חיפוש מתקדם

Sapna Mishra

 Murad Ghanim

 

Liberibacter is a group of plant pathogenic bacteria, transmitted by insect vectors, psyllids (Hemiptera: Psylloidea), and has emerged as one of the most devastating pathogens which have penetrated into many parts of the world over the last 20 years. The pathogens are known to cause plant diseases, such as Huanglongbing (citrus greening disease), Zebra chip disease, and carrot yellowing, etc., threatening some very important agricultural sectors, including citrus, potato and others. Candidatus Liberibacter asiaticus (CLas), the causative agent of citrus greening disease, is one of the most important pathogens of this group. This pathogen has infected most of the citrus trees in the US, Brazil and China, causing tremendous decline in citrus productivity, and, consequently, a severely negative impact on economic and personnel associated with citrus and related industries in these countries. Like other members in this group, CLas is transmitted by the Asian citrus psyllid (ACP, Diaphorina citri) in a persistent circulative manner. An additional important member of this group is Ca. L. solanacearum (CLso), which possesses nine haplotypes and infects a variety of crops, depending on the specific haplotype and the insect vector species. Ongoing pathogen control strategies, that are mainly based on use of chemical pesticides, lack the necessary credentials of being technically feasible, and environmentally safe. For this reason, strategies based on interference with Liberibacter vector transmission have been adopted as alternative strategies for the prevention of infection by these pathogens. A significant amount of research has been conducted during the last 10-15 years to understand the aspects of transmission of these bacterial species by their psyllid vectors. These research efforts span biological, ecological, behavioural and molecular aspects of Liberibacter–psyllid interactions, and will be reviewed in this manuscript. These attempts directed towards devising new means of disease control, endeavoured to explore alternative strategies, instead of relying on using chemicals for reducing the vector populations, which is the sole strategy currently employed and which has profound negative effects on human health, beneficial organisms and the environment.

פותח על ידי קלירמאש פתרונות בע"מ -
הספר "אוצר וולקני"
אודות
תנאי שימוש
Interactions of Liberibacter Species with Their Psyllid Vectors: Molecular, Biological and Behavioural Mechanisms

Sapna Mishra

 Murad Ghanim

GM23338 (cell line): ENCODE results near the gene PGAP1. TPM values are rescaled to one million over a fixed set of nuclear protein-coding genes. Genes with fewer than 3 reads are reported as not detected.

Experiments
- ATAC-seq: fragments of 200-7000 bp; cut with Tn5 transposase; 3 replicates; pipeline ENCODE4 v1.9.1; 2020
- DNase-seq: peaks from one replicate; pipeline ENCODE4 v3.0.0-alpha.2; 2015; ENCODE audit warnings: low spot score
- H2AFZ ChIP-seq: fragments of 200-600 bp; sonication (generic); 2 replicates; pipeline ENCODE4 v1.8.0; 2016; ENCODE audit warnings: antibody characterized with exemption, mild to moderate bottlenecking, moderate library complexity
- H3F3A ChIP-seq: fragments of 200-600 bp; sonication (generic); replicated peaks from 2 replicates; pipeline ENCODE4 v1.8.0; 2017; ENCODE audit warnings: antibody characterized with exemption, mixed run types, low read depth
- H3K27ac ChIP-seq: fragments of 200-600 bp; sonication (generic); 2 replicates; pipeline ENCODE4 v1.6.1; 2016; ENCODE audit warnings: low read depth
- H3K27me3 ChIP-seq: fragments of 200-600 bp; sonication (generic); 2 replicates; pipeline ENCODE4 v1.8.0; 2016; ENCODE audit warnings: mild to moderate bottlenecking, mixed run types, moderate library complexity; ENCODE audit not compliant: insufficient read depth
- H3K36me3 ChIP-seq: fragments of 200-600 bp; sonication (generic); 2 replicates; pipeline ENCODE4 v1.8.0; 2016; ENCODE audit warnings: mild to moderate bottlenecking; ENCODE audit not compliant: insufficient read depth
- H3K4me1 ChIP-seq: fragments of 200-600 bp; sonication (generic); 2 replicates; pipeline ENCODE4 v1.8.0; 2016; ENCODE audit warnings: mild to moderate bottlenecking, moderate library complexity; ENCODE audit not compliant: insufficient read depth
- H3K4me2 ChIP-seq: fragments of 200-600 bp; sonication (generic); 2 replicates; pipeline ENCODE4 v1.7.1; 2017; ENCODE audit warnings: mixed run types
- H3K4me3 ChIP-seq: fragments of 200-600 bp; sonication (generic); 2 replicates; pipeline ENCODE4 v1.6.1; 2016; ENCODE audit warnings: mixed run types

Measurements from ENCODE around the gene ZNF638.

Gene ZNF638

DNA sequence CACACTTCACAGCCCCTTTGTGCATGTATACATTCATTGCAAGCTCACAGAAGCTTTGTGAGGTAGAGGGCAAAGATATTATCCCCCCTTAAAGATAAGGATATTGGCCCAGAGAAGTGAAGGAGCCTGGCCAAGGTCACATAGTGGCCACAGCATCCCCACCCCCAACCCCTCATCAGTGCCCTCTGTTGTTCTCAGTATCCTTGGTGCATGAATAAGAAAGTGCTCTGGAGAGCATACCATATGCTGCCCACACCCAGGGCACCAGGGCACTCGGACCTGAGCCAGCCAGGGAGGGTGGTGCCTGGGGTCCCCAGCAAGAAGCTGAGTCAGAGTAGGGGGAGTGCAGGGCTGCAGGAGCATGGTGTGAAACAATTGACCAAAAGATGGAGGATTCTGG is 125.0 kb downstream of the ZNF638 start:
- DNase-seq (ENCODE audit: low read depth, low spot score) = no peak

Interactions of Liberibacter Species with Their Psyllid Vectors: Molecular, Biological and Behavioural Mechanisms

Liberibacter is a group of plant pathogenic bacteria, transmitted by insect vectors, psyllids (Hemiptera: Psylloidea), and has emerged as one of the most devastating pathogens which have penetrated into many parts of the world over the last 20 years. The pathogens are known to cause plant diseases, such as Huanglongbing (citrus greening disease), Zebra chip disease, and carrot yellowing, etc., threatening some very important agricultural sectors, including citrus, potato and others. Candidatus Liberibacter asiaticus (CLas), the causative agent of citrus greening disease, is one of the most important pathogens of this group. This pathogen has infected most of the citrus trees in the US, Brazil and China, causing tremendous decline in citrus productivity, and, consequently, a severely negative impact on economic and personnel associated with citrus and related industries in these countries. Like other members in this group, CLas is transmitted by the Asian citrus psyllid (ACP, Diaphorina citri) in a persistent circulative manner. An additional important member of this group is Ca. L. solanacearum (CLso), which possesses nine haplotypes and infects a variety of crops, depending on the specific haplotype and the insect vector species. Ongoing pathogen control strategies, that are mainly based on use of chemical pesticides, lack the necessary credentials of being technically feasible, and environmentally safe. For this reason, strategies based on interference with Liberibacter vector transmission have been adopted as alternative strategies for the prevention of infection by these pathogens. A significant amount of research has been conducted during the last 10-15 years to understand the aspects of transmission of these bacterial species by their psyllid vectors. These research efforts span biological, ecological, behavioural and molecular aspects of Liberibacter–psyllid interactions, and will be reviewed in this manuscript. These attempts directed towards devising new means of disease control, endeavoured to explore alternative strategies, instead of relying on using chemicals for reducing the vector populations, which is the sole strategy currently employed and which has profound negative effects on human health, beneficial organisms and the environment.

Scientific Publication